COLUMN: Remakes and Remasters: Are they Great or Disasters?

If you have played video games for nearly as long as I have, then you and I both have experiences with the terms “Remake” and “Remaster.”

Throughout the entire history of video games, countless titles have been re-released with changes as simple as updated designs or as extreme as an entire re-imagining of the game itself.

On the surface, the concept of reigniting the nostalgia for a beloved game sounds like a perfect idea, but many people in the gaming community are split on this concept; Should these games be left alone in their original forms to avoid spoiling their legacies or does re-creating them enhance the quality?

The answer to that question … is complicated.

I’m always supporting the recreation of a beloved video game, however the intentions of the developer can easily make me regret supporting their decision.

Do the developers plan on creating a Remake, which I define as a total re-imagining of the concept and experience of the video game, or do they want to design a Remaster, which redesigns but maintains the ideas and experience of the original game.

Both of these concepts can be done wrong and have misguided intentions.

Typically, remasters get the wrap of being designed solely to make bank off the nostalgia of fans, an example being The Elder Scrolls V: Skyrim Special Edition which decides to focus on making pretty lights instead of fixing game killing glitches.

Don’t get me wrong, I appreciate the original game-it’s a phenomenal open-world experience.

However, I still accept the fact that the game had many hilarious errors and glitches that constantly broke the immersion of the world.

The so-called “Special Edition” fixed none of these bugs and decided to put their efforts towards enhancing the lighting and shadows, because that is clearly what was missing from my initial experience-enhanced shadows oooooo!

It’s okay for a Remaster to simply update the look of the original game, that doesn’t mean that there is no room for actual effort.

One of my favorite video games from my childhood, Spyro The Dragon, just got a remastered version in 2018, Spyro Reignited Trilogy, and unlike Skyrim, the game has an amazing amount of love and heart placed into it.

Characters and scenery, voice acting, glitches, ect. The entire game and its 2 sequels were remade from the ground up and bundled together on one disc for the price of 1 game!

That is what I feel like a true remaster should strive to be, a new and improved look onto the aesthetics while maintaining the concepts and feel of the original games.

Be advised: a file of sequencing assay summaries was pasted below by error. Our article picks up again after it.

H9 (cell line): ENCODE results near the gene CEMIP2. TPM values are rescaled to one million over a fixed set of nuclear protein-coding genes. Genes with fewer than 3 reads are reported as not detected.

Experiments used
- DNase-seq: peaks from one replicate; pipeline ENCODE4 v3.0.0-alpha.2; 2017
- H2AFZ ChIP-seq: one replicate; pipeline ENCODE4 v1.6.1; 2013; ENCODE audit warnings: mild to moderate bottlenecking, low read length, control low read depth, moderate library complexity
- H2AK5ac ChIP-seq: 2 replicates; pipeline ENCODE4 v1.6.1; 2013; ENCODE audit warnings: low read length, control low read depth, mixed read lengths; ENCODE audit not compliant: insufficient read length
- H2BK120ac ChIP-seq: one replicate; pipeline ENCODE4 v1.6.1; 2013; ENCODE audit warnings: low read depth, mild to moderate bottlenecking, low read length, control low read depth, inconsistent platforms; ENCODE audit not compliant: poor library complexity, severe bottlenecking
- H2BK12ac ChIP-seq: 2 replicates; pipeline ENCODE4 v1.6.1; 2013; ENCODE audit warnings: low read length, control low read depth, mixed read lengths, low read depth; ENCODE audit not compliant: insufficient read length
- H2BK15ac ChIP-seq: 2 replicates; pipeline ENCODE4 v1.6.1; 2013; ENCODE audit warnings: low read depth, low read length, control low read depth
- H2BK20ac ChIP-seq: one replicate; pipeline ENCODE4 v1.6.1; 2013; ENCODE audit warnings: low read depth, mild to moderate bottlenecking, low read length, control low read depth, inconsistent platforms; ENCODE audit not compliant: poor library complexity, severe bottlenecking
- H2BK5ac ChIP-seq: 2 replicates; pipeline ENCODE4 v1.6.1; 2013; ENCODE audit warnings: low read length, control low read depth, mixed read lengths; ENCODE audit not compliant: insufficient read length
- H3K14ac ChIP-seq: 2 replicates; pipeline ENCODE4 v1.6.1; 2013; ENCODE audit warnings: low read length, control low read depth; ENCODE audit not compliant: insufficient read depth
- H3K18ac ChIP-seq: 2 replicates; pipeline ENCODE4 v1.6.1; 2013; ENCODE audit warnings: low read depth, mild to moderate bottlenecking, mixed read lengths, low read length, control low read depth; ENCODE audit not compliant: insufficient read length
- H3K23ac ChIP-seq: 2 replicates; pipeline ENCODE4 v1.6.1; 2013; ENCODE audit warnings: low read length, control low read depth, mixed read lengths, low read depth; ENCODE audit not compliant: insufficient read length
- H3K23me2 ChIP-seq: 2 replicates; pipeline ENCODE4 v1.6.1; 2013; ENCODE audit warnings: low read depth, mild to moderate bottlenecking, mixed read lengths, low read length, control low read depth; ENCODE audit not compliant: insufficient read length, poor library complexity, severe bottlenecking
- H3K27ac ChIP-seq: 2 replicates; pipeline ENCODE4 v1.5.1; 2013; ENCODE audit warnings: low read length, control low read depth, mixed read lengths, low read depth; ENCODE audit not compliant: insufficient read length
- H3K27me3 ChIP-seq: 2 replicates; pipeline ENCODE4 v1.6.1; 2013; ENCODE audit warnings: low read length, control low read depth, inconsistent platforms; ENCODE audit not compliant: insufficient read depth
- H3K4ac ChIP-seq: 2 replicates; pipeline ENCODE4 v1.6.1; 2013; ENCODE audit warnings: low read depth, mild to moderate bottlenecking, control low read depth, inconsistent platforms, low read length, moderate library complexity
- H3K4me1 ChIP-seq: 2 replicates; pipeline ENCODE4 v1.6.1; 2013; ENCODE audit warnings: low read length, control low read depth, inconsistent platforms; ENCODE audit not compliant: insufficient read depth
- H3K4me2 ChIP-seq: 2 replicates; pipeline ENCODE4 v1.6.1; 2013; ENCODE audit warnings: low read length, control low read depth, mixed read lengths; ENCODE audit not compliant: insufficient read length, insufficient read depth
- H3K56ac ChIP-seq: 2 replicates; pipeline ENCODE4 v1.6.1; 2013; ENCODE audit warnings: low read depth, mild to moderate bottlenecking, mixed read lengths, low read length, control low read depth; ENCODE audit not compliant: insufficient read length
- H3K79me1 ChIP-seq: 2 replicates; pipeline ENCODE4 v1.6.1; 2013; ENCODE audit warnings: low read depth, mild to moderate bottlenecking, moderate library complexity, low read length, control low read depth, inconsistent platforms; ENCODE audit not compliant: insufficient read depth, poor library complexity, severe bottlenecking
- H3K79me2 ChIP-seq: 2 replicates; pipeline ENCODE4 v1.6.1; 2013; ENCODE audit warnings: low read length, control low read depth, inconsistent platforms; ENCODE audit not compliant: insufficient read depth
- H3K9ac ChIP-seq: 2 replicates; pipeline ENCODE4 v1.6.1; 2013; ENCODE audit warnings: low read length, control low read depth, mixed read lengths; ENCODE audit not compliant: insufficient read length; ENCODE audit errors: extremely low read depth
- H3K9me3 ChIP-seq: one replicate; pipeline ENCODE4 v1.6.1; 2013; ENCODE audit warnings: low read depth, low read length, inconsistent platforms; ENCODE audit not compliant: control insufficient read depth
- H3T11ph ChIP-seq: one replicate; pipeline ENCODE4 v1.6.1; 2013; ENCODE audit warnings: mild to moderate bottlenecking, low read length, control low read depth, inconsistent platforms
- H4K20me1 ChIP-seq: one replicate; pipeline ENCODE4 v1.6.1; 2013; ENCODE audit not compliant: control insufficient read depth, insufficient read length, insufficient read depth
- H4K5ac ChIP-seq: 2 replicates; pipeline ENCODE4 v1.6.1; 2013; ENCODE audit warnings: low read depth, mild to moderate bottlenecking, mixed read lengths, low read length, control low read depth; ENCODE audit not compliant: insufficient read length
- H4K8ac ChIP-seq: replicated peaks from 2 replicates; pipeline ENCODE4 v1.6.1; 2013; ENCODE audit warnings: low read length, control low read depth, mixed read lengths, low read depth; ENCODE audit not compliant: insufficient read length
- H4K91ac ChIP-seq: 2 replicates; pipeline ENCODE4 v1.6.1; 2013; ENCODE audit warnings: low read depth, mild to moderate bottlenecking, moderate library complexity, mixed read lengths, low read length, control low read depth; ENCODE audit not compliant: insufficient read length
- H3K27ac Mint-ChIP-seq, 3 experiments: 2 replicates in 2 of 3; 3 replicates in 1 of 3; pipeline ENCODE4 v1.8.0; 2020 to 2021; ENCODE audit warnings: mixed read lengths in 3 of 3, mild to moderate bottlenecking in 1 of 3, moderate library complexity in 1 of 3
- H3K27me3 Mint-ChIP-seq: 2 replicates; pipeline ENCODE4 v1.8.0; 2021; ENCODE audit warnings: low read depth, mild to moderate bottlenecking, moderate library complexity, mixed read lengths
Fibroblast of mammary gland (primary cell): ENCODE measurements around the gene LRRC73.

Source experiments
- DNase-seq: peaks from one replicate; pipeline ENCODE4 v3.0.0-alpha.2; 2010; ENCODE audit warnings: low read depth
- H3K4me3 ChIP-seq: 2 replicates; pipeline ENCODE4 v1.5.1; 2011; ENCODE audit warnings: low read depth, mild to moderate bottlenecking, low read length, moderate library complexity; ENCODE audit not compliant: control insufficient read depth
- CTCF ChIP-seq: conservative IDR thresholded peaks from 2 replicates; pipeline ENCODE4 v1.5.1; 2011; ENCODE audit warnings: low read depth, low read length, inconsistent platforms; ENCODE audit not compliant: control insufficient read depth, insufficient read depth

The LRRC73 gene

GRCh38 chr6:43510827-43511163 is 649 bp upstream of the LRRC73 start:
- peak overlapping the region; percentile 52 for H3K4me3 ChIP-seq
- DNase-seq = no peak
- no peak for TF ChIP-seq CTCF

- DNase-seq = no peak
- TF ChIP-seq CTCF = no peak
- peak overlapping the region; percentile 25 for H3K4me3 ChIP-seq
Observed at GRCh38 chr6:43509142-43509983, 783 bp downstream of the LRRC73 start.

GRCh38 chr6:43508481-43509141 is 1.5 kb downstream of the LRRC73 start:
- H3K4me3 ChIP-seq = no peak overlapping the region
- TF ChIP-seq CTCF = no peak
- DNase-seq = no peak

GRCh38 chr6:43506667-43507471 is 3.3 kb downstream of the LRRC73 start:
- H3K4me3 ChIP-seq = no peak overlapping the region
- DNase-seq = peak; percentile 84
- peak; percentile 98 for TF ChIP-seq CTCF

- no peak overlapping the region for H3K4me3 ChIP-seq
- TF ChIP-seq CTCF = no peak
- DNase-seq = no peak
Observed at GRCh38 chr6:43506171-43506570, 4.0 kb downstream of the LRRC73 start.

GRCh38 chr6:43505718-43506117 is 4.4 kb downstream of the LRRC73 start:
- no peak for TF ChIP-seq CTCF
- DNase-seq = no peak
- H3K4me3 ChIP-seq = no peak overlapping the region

A remake is similar to that idea, except they tend to alter every aspect of the original game, creating a new experience for the player.

If done right, the developer can build upon the nostalgia for the original while implementing their own decisions and ideas that make the game their own.

The Resident Evil 2 remake was one of the best, if not the best video games of 2019, being able to completely revamp the terror that was felt from the 1998 version.

It’s a remake at its finest in my book and clearly demonstrates the tip-top quality of a re-creation.

But the beauty of re-creating games when properly done so doesn’t just fall upon your ability to totally revamp the quality.

Remember when I was hating on the Skyrim remaster? My hate wasn’t centered on the fact that the game’s appearance didn’t look as amazing as I hoped-the remaster failed to accomplish the simplest job, TO FIX THE GAME!

The ultimate goal of any remaster or remake out there should be to fix what was missing from the original game.

Resident Evil 2’s original horror effects have become outdated and cheesy, the remake wanted to recreate the horror aspect of the game.

Spyro The Dragon has become forgotten among the many other plain platformers, the remaster wanted to revive the series and make it stand out with its beautiful scenery.

The Elder Scrolls V: Skyrim is riddled with errors and glitches, the special edition should have focused on fixing these problems.

The most important part of bringing back any video game is to bring the game up to today’s standards and revive the quality that the game held in its prime.

If that goal can be accomplished, then I wholeheartedly believe that the remake/remaster that does so should be supported in their efforts.

And hey, even if you still do not support the recreation of your prized video game, remember that the original exists and you can always return back to it.